How Do You Cope When a Disease Causes Your Body To Attack its Own Skin

Higher Incidence of Pemphigus In Ashkenazi Jews

Months To Diagnose: Rebecca Oling enjoys symptom-free weeks with husband Scott Oling.
Courtesy of Mary Lou Johnson
Months To Diagnose: Rebecca Oling enjoys symptom-free weeks with husband Scott Oling.

By Maia Efrem

Published August 06, 2013, issue of August 16, 2013.
  • Print
  • Share Share
  • Single Page

About once a month, Rebecca Oling develops painful lesions inside her mouth, a symptom of a rare skin disease she’s been battling since 2004. With medication it takes the lesion roughly a week to dissipate. But Oling, in remission, considers herself one of the lucky ones.

Feeling stressed by the deaths of her stepfather and her husband’s grandfather months apart, Oling, 44, developed her initial symptoms. “I thought they were canker sores that wouldn’t go away, and it was very painful,” said Oling, a librarian and faculty member at the State University of New York at Purchase. “I went to the dentist; the dentist sent me to my primary care physician. Then the infectious disease doctor could not help, and another dentist didn’t, either.” Oling, who was pregnant during the process, finally went to an oral pathologist, who performed a biopsy before diagnosing her with a condition known as pemphigus. “I was very lucky. I got it in my mouth and my nasal cavity, and it stayed there,” she said.

Click to see the rest of the section, Click for more stories about genetics.

Pemphigus — a Greek word meaning “bubble”— is a rare, autoimmune blistering disease that affects 1 person out of every 100,000, with a higher incidence among Ashkenazi Jews and those of Mediterranean descent. According to the International Pemphigus & Pemphigoid Foundation, in Sacramento, Calif., it is estimated that 30,000 to 40,000 people in the United States are currently living with pemphigus and 49,000 more are diagnosed worldwide each year.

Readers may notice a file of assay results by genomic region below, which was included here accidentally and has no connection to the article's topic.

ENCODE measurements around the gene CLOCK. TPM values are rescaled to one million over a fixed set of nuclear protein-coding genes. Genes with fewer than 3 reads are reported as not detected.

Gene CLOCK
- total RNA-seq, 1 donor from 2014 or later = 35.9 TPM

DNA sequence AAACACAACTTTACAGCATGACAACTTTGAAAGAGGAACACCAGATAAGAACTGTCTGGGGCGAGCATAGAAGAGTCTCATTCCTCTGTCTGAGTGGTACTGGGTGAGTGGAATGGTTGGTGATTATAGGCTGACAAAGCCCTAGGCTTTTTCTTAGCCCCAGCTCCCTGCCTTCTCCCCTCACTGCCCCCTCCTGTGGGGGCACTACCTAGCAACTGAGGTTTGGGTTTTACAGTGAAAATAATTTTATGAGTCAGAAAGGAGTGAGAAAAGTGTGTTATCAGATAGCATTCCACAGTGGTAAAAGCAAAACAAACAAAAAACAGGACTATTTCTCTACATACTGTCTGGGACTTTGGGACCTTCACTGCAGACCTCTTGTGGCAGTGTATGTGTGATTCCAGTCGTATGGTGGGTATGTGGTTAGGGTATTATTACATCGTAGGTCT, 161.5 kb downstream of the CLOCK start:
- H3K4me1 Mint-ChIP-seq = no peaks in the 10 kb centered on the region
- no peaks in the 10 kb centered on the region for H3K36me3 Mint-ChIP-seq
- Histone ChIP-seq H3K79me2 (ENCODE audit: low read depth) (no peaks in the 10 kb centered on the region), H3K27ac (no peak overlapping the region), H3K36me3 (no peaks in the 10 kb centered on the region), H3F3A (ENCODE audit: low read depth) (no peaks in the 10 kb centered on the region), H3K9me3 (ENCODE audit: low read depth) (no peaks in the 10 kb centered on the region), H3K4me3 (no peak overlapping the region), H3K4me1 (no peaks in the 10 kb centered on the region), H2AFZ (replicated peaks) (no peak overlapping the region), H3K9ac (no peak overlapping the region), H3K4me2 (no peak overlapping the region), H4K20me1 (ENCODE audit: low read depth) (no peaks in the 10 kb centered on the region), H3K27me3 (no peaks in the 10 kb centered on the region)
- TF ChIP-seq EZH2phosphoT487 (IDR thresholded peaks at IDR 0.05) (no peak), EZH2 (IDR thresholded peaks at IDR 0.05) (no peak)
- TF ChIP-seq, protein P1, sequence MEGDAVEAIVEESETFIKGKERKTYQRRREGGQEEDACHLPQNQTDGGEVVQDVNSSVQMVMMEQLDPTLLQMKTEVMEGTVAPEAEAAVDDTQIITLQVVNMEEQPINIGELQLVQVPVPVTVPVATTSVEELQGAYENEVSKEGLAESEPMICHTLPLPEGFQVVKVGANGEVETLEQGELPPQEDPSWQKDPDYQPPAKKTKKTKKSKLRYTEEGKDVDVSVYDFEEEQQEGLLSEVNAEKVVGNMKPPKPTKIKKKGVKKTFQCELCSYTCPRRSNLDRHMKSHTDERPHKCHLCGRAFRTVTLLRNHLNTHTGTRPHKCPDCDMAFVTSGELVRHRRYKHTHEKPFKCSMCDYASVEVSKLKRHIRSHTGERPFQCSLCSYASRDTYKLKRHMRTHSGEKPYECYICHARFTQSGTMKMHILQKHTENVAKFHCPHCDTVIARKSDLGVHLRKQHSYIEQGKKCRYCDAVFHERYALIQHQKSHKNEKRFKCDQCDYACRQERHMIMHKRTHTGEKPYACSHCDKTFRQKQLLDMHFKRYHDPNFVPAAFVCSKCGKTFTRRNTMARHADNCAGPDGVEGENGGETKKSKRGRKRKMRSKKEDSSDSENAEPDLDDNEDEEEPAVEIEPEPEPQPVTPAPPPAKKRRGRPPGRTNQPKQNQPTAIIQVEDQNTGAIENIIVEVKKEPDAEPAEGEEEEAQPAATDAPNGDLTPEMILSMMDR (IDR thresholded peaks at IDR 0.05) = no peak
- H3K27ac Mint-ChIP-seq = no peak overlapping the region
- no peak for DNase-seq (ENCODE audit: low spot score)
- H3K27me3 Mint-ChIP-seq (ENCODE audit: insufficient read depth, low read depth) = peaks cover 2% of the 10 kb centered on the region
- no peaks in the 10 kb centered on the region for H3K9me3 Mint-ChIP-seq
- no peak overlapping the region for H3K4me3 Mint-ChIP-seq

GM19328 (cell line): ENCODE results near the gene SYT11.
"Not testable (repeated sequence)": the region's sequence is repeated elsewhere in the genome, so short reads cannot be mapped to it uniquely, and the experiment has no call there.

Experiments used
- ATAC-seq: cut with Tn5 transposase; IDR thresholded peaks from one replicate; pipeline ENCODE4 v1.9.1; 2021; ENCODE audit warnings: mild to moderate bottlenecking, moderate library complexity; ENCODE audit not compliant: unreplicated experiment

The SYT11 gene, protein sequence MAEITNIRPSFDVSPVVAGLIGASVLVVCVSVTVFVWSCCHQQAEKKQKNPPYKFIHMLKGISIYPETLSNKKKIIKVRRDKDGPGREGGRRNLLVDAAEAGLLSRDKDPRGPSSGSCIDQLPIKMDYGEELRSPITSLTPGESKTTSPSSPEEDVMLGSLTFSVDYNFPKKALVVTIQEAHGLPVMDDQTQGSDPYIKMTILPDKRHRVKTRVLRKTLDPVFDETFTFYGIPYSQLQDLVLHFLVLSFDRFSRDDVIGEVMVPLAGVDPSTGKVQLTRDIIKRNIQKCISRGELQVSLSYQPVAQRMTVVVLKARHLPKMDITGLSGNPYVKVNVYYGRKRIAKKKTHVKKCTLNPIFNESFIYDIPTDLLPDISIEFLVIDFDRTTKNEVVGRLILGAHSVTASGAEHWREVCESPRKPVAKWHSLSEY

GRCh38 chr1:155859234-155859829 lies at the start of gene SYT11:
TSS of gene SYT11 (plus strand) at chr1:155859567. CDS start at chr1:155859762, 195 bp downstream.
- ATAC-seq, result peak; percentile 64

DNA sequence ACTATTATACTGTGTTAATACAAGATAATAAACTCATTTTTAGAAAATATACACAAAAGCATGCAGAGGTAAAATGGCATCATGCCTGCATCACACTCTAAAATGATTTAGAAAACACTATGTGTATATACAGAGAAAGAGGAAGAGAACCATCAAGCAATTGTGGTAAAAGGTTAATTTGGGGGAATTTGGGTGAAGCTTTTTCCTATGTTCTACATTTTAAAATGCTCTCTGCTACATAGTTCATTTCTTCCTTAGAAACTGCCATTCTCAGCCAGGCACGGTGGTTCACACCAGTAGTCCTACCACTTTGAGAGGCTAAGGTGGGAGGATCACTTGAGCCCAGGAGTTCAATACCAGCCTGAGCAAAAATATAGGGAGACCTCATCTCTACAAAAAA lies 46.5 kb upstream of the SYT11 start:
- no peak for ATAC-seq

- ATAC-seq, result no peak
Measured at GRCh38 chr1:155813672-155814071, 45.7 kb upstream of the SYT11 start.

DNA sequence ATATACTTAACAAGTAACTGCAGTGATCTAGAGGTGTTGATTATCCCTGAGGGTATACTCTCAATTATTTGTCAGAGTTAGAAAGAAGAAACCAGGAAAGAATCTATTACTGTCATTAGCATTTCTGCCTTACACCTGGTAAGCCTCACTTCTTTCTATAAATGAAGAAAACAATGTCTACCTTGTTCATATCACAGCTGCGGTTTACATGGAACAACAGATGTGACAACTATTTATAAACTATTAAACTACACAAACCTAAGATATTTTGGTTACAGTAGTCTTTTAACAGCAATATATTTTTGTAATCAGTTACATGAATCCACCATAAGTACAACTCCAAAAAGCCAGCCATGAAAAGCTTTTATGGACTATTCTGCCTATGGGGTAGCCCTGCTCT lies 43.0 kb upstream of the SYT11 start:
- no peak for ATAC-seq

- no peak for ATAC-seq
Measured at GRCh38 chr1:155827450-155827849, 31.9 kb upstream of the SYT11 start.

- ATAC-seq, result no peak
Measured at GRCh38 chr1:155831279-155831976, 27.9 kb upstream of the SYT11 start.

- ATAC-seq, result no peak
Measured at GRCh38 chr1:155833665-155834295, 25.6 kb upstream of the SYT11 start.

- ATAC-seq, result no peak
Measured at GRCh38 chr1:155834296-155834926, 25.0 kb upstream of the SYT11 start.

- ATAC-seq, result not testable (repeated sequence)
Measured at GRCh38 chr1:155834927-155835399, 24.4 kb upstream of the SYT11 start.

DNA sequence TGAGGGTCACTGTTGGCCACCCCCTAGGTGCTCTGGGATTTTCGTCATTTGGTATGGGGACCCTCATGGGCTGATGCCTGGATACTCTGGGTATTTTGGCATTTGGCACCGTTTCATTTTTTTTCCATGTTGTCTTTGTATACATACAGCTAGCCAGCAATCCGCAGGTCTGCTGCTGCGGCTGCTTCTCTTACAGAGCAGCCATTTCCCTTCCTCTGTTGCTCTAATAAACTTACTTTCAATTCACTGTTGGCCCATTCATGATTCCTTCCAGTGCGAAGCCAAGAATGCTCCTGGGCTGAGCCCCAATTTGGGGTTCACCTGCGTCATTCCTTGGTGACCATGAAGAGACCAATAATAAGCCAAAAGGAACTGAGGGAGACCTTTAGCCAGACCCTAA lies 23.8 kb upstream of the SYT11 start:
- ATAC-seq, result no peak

Pemphigus vulgaris, the most common form of the disease, often starts in the mouth as a fragile sore or a lesion. It can be limited to the mouth, but in most cases patients go on to have blisters and erosions elsewhere on the body. From the first sign of the disease to diagnosis, a patient will typically see about five different doctors over many months.

Pemphigus is not a genetic disease in the traditional sense of Mendelian inheritance. where those with inherited genes have higher chances of developing a particular disease. Carriers of pemphigus have a variant of an HLA gene, essential in producing proteins that initiate the immune system’s response to invasive pathogens.

“Not everyone who carries the protein develops the disease,” explained Dr. Animesh Sinha, an expert on pemphigus at the University at Buffalo’s School of Medicine and Biomedical Sciences “but those who do essentially have their immune system turn on itself, attacking healthy skin cells. The disease onset is usually in the fourth or fifth decade, but can occur in childhood.

“Often the story in autoimmune disease is that something traumatic happens and this person was predisposed to a disease and something tipped them over,” said Sinha. A death in the family, or major surgery, could be just such an environmental factor.

A report published in the March 2012 issue of the Journal of Investigative Dermatology and spearheaded by Israeli scientists from Tel Aviv Sourasky Medical Center found that those of Jewish descent were 40 times more likely to develop the disease than the rest of the world’s general population.

“Your immune system attacks the cells that keep the skin together, and eventually the skin starts coming apart, like mortar in the wall,” said Will Zrnchik, CEO of the IPPF. “Massive blistering makes some people look like they’ve been dragged behind a car. On other people it looks like chicken pox with dots. It may be everywhere. If untreated, those little dots start playing connect-the-dots. Four or five one day may look like 15 or 20 the next.”